Alex Epstein of the Ayn Rand Institute has written a great column about the significance of New Year’s resolutions and why so many people find it hard to keep them:
Every New Year’s Eve millions of Americans make New Year’s resolutions. Whether the resolution is to get out of debt, to spend more time with loved ones, or to quit smoking, these resolutions have one thing in common: they are goals to make our lives better.
Unfortunately, this ritual commitment to self-improvement is widely viewed as something of a joke–in part because New Year’s resolutions go so notoriously unmet. After years of watching others–or themselves–excitedly commit to a new goal, only to abandon the quest by March, many come to conclude that New Year’s resolutions are an exercise in futility that should not be taken seriously. “The silly season is upon us,” writes a columnist for the Washington Post, “when people feel compelled to remake themselves with new year’s resolutions.”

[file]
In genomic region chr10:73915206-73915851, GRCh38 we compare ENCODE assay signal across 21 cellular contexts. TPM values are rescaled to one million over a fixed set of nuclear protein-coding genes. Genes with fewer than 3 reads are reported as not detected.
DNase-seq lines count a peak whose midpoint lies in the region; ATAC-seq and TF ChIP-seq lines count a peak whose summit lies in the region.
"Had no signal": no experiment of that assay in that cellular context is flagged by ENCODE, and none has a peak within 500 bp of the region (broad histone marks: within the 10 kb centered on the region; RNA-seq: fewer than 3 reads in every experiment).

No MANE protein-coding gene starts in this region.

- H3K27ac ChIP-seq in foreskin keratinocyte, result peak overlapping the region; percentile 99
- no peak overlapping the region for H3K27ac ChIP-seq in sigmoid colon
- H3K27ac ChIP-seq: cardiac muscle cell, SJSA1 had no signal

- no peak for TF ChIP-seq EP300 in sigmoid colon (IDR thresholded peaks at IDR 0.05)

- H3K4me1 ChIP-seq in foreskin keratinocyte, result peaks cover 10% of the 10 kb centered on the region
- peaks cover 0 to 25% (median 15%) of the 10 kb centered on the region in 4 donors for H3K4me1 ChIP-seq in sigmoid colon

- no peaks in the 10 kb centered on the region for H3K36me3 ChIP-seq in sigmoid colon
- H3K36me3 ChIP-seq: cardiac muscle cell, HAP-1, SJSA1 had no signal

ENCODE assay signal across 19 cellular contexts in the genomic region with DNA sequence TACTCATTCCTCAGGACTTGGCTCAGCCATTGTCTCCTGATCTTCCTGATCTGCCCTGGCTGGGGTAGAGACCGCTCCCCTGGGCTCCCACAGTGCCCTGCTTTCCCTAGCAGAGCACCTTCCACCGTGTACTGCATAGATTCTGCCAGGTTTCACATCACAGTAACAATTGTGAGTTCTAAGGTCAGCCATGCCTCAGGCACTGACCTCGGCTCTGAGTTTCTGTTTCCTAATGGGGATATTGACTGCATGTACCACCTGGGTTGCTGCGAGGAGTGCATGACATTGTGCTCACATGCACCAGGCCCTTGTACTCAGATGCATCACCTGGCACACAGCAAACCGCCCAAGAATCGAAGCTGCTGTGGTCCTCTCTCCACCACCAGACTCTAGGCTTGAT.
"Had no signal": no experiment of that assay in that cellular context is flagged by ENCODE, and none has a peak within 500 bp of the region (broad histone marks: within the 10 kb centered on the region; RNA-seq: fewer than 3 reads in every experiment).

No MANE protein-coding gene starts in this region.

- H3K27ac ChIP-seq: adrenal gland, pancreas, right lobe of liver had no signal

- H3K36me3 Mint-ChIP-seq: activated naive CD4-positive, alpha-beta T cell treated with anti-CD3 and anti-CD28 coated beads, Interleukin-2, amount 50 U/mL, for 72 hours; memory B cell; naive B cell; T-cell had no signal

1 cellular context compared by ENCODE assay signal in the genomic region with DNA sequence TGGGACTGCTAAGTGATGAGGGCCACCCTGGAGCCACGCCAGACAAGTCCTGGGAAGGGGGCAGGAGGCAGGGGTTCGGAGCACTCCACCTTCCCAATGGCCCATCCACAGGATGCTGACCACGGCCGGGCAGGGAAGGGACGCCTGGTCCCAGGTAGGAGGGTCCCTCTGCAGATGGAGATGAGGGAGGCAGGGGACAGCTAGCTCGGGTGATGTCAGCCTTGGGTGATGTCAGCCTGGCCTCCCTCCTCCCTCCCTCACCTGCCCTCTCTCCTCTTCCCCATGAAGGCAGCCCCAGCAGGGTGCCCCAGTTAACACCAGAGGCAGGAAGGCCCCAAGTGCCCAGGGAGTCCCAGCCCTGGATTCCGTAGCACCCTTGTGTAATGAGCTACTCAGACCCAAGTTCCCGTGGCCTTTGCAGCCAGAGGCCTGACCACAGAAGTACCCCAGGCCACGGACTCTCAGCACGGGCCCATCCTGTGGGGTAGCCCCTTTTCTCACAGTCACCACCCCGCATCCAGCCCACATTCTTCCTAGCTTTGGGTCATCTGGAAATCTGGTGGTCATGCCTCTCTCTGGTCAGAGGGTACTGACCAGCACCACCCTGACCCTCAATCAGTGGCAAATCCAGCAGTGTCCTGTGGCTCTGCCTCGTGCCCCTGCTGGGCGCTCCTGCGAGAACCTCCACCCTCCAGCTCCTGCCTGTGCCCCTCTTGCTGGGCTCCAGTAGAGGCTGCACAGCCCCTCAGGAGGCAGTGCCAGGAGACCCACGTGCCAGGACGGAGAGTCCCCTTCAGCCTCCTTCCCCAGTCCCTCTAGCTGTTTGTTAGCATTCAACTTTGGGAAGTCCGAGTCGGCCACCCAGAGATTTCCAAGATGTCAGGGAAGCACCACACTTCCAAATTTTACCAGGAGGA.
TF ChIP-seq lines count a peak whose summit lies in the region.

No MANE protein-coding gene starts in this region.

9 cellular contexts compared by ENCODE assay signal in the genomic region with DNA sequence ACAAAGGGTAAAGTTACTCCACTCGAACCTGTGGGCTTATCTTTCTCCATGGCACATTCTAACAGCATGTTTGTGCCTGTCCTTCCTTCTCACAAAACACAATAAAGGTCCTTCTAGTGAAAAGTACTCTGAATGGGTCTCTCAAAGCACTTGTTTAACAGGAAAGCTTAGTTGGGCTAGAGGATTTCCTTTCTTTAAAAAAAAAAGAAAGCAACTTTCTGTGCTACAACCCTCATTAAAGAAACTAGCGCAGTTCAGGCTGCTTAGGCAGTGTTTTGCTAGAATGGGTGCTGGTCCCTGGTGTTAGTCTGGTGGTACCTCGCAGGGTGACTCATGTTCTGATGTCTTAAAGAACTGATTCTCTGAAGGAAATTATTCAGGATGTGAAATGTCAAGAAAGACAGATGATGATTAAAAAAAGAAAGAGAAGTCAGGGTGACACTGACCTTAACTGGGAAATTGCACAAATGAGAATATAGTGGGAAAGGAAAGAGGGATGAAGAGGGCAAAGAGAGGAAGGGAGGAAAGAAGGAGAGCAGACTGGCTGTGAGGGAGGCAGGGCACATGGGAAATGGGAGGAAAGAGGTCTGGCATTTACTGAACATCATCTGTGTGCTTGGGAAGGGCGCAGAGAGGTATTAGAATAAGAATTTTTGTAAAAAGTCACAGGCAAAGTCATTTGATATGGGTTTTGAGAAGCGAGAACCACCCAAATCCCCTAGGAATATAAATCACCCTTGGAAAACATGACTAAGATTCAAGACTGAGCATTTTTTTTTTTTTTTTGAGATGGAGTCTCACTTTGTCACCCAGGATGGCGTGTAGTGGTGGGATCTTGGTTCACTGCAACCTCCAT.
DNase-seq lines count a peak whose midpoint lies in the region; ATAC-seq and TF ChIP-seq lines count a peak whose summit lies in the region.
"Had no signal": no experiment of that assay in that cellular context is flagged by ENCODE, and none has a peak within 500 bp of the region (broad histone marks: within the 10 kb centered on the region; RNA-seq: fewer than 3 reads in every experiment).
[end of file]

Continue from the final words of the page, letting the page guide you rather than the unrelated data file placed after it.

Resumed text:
But such a cynical attitude is false and self-destructive…
You can find the rest of the article here.